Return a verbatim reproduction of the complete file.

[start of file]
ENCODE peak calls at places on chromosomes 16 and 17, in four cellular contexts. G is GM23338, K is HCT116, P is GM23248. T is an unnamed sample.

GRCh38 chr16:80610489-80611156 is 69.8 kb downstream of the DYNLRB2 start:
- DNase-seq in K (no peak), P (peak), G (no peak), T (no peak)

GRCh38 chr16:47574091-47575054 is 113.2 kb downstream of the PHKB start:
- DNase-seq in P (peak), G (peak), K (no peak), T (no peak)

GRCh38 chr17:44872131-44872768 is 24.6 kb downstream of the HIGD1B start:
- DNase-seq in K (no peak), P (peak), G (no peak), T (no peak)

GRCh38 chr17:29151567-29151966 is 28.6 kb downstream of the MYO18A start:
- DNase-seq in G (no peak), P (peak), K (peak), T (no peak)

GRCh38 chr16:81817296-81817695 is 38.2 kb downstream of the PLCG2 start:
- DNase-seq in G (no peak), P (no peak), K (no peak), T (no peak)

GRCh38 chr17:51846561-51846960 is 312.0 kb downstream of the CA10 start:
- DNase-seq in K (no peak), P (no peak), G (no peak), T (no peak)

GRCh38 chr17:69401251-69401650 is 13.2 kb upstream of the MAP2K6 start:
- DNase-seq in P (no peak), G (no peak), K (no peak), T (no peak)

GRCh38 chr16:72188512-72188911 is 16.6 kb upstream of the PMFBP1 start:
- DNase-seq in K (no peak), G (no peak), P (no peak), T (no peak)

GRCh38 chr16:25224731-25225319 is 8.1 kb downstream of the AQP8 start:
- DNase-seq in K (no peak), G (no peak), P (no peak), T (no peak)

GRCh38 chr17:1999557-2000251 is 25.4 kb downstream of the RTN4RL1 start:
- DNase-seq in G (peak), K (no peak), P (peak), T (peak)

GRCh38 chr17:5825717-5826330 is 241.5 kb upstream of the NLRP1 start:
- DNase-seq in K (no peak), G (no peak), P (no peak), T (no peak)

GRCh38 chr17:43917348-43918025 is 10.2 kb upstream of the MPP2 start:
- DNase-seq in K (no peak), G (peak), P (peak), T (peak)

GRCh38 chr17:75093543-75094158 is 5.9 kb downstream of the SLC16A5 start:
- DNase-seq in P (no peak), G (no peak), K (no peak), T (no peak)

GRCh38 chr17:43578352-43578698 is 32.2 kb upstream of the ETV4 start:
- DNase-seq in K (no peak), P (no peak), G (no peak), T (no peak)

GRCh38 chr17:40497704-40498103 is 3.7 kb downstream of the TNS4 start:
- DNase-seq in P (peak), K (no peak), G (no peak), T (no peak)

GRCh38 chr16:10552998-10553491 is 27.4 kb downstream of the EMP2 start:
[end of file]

ENCODE peak calls at places on chromosomes 16 and 17, in four cellular contexts. G is GM23338, K is HCT116, P is GM23248. T is an unnamed sample.

GRCh38 chr16:80610489-80611156 is 69.8 kb downstream of the DYNLRB2 start:
- DNase-seq in K (no peak), P (peak), G (no peak), T (no peak)

GRCh38 chr16:47574091-47575054 is 113.2 kb downstream of the PHKB start:
- DNase-seq in P (peak), G (peak), K (no peak), T (no peak)

GRCh38 chr17:44872131-44872768 is 24.6 kb downstream of the HIGD1B start:
- DNase-seq in K (no peak), P (peak), G (no peak), T (no peak)

GRCh38 chr17:29151567-29151966 is 28.6 kb downstream of the MYO18A start:
- DNase-seq in G (no peak), P (peak), K (peak), T (no peak)

GRCh38 chr16:81817296-81817695 is 38.2 kb downstream of the PLCG2 start:
- DNase-seq in G (no peak), P (no peak), K (no peak), T (no peak)

GRCh38 chr17:51846561-51846960 is 312.0 kb downstream of the CA10 start:
- DNase-seq in K (no peak), P (no peak), G (no peak), T (no peak)

GRCh38 chr17:69401251-69401650 is 13.2 kb upstream of the MAP2K6 start:
- DNase-seq in P (no peak), G (no peak), K (no peak), T (no peak)

GRCh38 chr16:72188512-72188911 is 16.6 kb upstream of the PMFBP1 start:
- DNase-seq in K (no peak), G (no peak), P (no peak), T (no peak)

GRCh38 chr16:25224731-25225319 is 8.1 kb downstream of the AQP8 start:
- DNase-seq in K (no peak), G (no peak), P (no peak), T (no peak)

GRCh38 chr17:1999557-2000251 is 25.4 kb downstream of the RTN4RL1 start:
- DNase-seq in G (peak), K (no peak), P (peak), T (peak)

GRCh38 chr17:5825717-5826330 is 241.5 kb upstream of the NLRP1 start:
- DNase-seq in K (no peak), G (no peak), P (no peak), T (no peak)

GRCh38 chr17:43917348-43918025 is 10.2 kb upstream of the MPP2 start:
- DNase-seq in K (no peak), G (peak), P (peak), T (peak)

GRCh38 chr17:75093543-75094158 is 5.9 kb downstream of the SLC16A5 start:
- DNase-seq in P (no peak), G (no peak), K (no peak), T (no peak)

GRCh38 chr17:43578352-43578698 is 32.2 kb upstream of the ETV4 start:
- DNase-seq in K (no peak), P (no peak), G (no peak), T (no peak)

GRCh38 chr17:40497704-40498103 is 3.7 kb downstream of the TNS4 start:
- DNase-seq in P (peak), K (no peak), G (no peak), T (no peak)

GRCh38 chr16:10552998-10553491 is 27.4 kb downstream of the EMP2 start: